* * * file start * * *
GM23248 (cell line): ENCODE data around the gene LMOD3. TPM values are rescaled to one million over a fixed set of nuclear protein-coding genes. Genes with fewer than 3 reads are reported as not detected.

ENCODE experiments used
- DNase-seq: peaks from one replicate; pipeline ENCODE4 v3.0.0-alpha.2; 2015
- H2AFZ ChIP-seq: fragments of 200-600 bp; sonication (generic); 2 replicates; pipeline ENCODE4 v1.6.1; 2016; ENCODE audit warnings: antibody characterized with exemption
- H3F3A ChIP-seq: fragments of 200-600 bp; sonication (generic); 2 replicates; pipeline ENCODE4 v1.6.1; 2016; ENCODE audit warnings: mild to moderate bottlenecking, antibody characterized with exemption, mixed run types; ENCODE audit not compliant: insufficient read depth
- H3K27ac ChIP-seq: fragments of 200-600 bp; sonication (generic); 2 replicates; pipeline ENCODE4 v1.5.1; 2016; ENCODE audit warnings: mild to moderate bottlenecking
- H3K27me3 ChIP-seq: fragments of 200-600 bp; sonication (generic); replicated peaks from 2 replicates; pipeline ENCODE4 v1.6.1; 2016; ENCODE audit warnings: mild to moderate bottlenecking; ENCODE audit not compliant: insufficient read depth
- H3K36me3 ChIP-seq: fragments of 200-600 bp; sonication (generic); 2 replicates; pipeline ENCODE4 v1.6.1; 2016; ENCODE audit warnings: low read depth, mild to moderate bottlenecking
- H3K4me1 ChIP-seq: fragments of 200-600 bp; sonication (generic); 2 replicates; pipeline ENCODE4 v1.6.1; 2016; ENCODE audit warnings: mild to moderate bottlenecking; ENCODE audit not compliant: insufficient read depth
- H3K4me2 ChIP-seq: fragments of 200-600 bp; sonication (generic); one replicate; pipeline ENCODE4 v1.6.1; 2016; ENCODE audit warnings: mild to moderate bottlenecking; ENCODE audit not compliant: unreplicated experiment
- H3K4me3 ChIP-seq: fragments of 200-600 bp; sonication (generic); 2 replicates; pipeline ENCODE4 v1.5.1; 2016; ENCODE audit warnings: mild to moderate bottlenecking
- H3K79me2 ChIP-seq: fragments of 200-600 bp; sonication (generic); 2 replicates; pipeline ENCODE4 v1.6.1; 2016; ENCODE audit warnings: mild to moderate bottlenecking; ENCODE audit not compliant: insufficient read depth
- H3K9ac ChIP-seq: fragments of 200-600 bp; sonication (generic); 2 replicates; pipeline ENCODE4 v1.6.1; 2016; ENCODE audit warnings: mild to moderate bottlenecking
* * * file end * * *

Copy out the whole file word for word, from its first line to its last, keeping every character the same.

GM23248 (cell line): ENCODE data around the gene LMOD3. TPM values are rescaled to one million over a fixed set of nuclear protein-coding genes. Genes with fewer than 3 reads are reported as not detected.

ENCODE experiments used
- DNase-seq: peaks from one replicate; pipeline ENCODE4 v3.0.0-alpha.2; 2015
- H2AFZ ChIP-seq: fragments of 200-600 bp; sonication (generic); 2 replicates; pipeline ENCODE4 v1.6.1; 2016; ENCODE audit warnings: antibody characterized with exemption
- H3F3A ChIP-seq: fragments of 200-600 bp; sonication (generic); 2 replicates; pipeline ENCODE4 v1.6.1; 2016; ENCODE audit warnings: mild to moderate bottlenecking, antibody characterized with exemption, mixed run types; ENCODE audit not compliant: insufficient read depth
- H3K27ac ChIP-seq: fragments of 200-600 bp; sonication (generic); 2 replicates; pipeline ENCODE4 v1.5.1; 2016; ENCODE audit warnings: mild to moderate bottlenecking
- H3K27me3 ChIP-seq: fragments of 200-600 bp; sonication (generic); replicated peaks from 2 replicates; pipeline ENCODE4 v1.6.1; 2016; ENCODE audit warnings: mild to moderate bottlenecking; ENCODE audit not compliant: insufficient read depth
- H3K36me3 ChIP-seq: fragments of 200-600 bp; sonication (generic); 2 replicates; pipeline ENCODE4 v1.6.1; 2016; ENCODE audit warnings: low read depth, mild to moderate bottlenecking
- H3K4me1 ChIP-seq: fragments of 200-600 bp; sonication (generic); 2 replicates; pipeline ENCODE4 v1.6.1; 2016; ENCODE audit warnings: mild to moderate bottlenecking; ENCODE audit not compliant: insufficient read depth
- H3K4me2 ChIP-seq: fragments of 200-600 bp; sonication (generic); one replicate; pipeline ENCODE4 v1.6.1; 2016; ENCODE audit warnings: mild to moderate bottlenecking; ENCODE audit not compliant: unreplicated experiment
- H3K4me3 ChIP-seq: fragments of 200-600 bp; sonication (generic); 2 replicates; pipeline ENCODE4 v1.5.1; 2016; ENCODE audit warnings: mild to moderate bottlenecking
- H3K79me2 ChIP-seq: fragments of 200-600 bp; sonication (generic); 2 replicates; pipeline ENCODE4 v1.6.1; 2016; ENCODE audit warnings: mild to moderate bottlenecking; ENCODE audit not compliant: insufficient read depth
- H3K9ac ChIP-seq: fragments of 200-600 bp; sonication (generic); 2 replicates; pipeline ENCODE4 v1.6.1; 2016; ENCODE audit warnings: mild to moderate bottlenecking